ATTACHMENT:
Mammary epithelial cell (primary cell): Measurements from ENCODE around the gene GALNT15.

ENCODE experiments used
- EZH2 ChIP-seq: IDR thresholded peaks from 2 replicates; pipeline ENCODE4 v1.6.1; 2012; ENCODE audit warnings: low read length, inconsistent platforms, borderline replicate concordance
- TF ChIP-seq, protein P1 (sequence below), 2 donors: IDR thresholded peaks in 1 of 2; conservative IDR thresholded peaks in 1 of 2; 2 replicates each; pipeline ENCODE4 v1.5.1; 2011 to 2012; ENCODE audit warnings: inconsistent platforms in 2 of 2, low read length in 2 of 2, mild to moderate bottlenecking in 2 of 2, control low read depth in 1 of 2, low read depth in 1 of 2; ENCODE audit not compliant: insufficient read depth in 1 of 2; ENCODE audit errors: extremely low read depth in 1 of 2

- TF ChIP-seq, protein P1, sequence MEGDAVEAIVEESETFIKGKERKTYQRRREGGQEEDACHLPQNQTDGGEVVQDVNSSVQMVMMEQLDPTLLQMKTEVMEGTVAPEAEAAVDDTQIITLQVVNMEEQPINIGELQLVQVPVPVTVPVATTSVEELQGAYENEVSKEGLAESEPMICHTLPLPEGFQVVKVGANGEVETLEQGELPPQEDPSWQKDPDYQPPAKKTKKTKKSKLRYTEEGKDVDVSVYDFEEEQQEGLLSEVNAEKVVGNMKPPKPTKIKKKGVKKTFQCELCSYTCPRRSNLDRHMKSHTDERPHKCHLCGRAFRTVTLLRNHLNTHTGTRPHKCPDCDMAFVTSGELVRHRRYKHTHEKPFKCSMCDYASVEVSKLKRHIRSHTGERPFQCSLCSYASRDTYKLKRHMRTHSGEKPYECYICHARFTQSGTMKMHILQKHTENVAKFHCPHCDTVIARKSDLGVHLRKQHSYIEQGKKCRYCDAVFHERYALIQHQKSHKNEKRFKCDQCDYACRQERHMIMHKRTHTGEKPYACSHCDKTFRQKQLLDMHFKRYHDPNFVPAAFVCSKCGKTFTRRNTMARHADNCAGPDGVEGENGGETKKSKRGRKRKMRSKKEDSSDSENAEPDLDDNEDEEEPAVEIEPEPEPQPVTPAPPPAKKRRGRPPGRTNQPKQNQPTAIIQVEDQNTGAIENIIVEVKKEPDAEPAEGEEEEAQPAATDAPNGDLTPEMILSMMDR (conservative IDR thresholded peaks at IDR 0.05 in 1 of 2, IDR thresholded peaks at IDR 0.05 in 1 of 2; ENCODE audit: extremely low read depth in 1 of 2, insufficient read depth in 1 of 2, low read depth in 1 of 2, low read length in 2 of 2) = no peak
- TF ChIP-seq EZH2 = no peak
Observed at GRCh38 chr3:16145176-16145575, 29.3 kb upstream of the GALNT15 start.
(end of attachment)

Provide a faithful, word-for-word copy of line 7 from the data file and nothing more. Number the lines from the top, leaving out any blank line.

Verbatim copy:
Observed at GRCh38 chr3:16145176-16145575, 29.3 kb upstream of the GALNT15 start.